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Congress changing its ways?

The Forum of Fargo-Moorhead

The budget compromise that came out of Congress last week is not the grand bargain that once was thought possible, even in divided government. It’s a small deal. But for Speaker of the House John Boehner it’s a big win and a big deal.

Boehner delivered all but the tea party wing of his Republican caucus, and he had strong critical words for that crowd. The House vote was surprisingly lopsided in favor of the compromise, which was the product of hard work by budget chairs Rep. Paul Ryan, R-Wis., and Sen. Patty Murray, D-Wash. It’s not perfect, nor is it comprehensive. It is, however, an important step in the budget process, if not the ultimate solution. But as a sign that congressional gridlock and partisan enmity can be overcome, the deal cannot be minimized.

Boehner, who had been slipping into the ranks of the ineffectual, emerged as a clear winner. He not only delivered Republican votes, he also chastised outside right-wing groups that he said were using political gridlock as a fundraising tool. He charged that they did not care about governance as long as the money was coming in. He made it clear he’d had it up to his collar with those organizations, and publicly said as much at a news conference during which he enthusiastically endorsed the Ryan-Murray compromise.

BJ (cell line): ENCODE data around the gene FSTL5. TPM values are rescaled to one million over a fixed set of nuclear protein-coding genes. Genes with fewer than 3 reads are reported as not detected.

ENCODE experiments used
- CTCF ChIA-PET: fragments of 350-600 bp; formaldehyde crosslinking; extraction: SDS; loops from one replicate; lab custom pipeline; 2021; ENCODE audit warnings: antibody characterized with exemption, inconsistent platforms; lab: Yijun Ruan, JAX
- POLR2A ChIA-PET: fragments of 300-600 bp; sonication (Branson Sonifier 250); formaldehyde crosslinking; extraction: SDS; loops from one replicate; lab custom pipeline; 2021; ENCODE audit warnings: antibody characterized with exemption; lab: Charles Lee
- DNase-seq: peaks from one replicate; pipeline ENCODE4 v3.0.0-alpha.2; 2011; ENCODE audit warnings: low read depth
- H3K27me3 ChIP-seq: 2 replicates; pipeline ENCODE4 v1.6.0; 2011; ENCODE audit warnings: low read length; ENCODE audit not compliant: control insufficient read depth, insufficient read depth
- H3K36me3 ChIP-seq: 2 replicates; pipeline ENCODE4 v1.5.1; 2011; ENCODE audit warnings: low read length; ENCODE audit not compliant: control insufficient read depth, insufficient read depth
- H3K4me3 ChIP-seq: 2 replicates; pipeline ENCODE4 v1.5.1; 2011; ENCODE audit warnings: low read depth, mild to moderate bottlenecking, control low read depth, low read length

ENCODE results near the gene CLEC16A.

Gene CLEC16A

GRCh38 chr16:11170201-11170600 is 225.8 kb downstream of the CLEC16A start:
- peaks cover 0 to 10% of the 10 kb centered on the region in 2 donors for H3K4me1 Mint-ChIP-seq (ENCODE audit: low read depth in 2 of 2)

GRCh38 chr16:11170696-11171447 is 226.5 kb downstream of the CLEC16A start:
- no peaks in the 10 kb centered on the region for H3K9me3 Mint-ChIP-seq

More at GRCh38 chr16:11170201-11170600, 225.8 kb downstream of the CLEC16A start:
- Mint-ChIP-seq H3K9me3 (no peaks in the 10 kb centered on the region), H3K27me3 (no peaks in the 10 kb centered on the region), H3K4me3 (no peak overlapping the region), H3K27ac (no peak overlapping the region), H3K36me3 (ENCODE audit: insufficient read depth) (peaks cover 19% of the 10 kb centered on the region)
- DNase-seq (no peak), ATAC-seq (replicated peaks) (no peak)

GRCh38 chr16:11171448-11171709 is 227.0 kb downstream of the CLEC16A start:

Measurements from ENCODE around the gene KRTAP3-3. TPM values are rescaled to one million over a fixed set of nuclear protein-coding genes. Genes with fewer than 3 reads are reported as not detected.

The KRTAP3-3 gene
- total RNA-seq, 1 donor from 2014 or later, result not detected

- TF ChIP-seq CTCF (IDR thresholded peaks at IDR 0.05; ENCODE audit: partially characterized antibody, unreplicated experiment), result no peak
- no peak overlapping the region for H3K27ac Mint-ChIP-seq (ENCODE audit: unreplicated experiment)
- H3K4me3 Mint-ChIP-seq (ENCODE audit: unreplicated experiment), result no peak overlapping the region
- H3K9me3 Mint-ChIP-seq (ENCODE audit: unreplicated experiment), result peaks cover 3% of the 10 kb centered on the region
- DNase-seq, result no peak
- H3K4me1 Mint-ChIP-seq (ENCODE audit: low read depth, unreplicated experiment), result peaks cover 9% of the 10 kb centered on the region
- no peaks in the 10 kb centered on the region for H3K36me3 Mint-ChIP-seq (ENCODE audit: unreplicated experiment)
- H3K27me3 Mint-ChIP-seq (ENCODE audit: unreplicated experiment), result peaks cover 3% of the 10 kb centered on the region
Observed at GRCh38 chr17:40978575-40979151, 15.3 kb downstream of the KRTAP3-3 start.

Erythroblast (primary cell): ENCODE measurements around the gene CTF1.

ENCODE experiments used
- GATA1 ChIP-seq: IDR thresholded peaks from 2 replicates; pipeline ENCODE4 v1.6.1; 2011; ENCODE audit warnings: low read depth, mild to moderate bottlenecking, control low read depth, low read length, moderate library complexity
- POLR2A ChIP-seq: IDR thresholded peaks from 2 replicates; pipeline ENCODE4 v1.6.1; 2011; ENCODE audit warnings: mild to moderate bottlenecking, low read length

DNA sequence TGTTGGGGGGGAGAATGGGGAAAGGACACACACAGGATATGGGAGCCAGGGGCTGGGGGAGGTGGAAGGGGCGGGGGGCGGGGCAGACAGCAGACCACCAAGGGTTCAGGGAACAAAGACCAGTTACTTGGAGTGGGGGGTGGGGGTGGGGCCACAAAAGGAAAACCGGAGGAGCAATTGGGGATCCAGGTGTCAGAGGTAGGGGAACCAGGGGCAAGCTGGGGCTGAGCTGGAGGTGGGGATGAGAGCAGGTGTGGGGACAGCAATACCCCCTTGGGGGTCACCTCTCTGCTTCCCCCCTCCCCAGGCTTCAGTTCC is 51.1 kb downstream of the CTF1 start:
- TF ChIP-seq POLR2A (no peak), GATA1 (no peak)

The fact Democrats don’t like parts of the agreement and Republicans don’t like other parts reflects a real compromise, however small in the context of the larger budget situation. There is a lot more coming at Congress in the next few months that will again highlight partisan and ideological divides.

If the substance of the compromise budget is not sufficient, its symbolism is of great value. Having overcome extreme positions on the right and left, Ryan and Murray demonstrated that it is possible for Congress to find common ground.